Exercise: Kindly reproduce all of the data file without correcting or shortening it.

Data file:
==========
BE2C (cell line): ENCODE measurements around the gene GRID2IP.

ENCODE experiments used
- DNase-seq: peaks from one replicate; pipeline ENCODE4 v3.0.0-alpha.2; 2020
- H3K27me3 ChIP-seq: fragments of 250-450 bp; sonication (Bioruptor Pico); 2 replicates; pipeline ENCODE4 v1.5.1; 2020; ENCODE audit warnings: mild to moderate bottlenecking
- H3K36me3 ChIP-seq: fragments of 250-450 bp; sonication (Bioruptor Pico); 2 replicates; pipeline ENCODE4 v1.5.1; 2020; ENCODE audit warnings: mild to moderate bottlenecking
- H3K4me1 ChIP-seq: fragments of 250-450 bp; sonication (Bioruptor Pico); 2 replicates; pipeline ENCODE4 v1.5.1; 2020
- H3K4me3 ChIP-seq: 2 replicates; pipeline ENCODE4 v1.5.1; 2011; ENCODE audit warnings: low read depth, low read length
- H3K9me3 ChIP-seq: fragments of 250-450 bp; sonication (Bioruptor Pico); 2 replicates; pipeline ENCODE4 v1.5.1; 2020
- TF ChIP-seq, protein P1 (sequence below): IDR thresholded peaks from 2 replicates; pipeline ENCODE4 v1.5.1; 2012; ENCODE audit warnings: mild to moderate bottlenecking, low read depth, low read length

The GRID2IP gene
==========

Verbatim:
BE2C (cell line): ENCODE measurements around the gene GRID2IP.

ENCODE experiments used
- DNase-seq: peaks from one replicate; pipeline ENCODE4 v3.0.0-alpha.2; 2020
- H3K27me3 ChIP-seq: fragments of 250-450 bp; sonication (Bioruptor Pico); 2 replicates; pipeline ENCODE4 v1.5.1; 2020; ENCODE audit warnings: mild to moderate bottlenecking
- H3K36me3 ChIP-seq: fragments of 250-450 bp; sonication (Bioruptor Pico); 2 replicates; pipeline ENCODE4 v1.5.1; 2020; ENCODE audit warnings: mild to moderate bottlenecking
- H3K4me1 ChIP-seq: fragments of 250-450 bp; sonication (Bioruptor Pico); 2 replicates; pipeline ENCODE4 v1.5.1; 2020
- H3K4me3 ChIP-seq: 2 replicates; pipeline ENCODE4 v1.5.1; 2011; ENCODE audit warnings: low read depth, low read length
- H3K9me3 ChIP-seq: fragments of 250-450 bp; sonication (Bioruptor Pico); 2 replicates; pipeline ENCODE4 v1.5.1; 2020
- TF ChIP-seq, protein P1 (sequence below): IDR thresholded peaks from 2 replicates; pipeline ENCODE4 v1.5.1; 2012; ENCODE audit warnings: mild to moderate bottlenecking, low read depth, low read length

The GRID2IP gene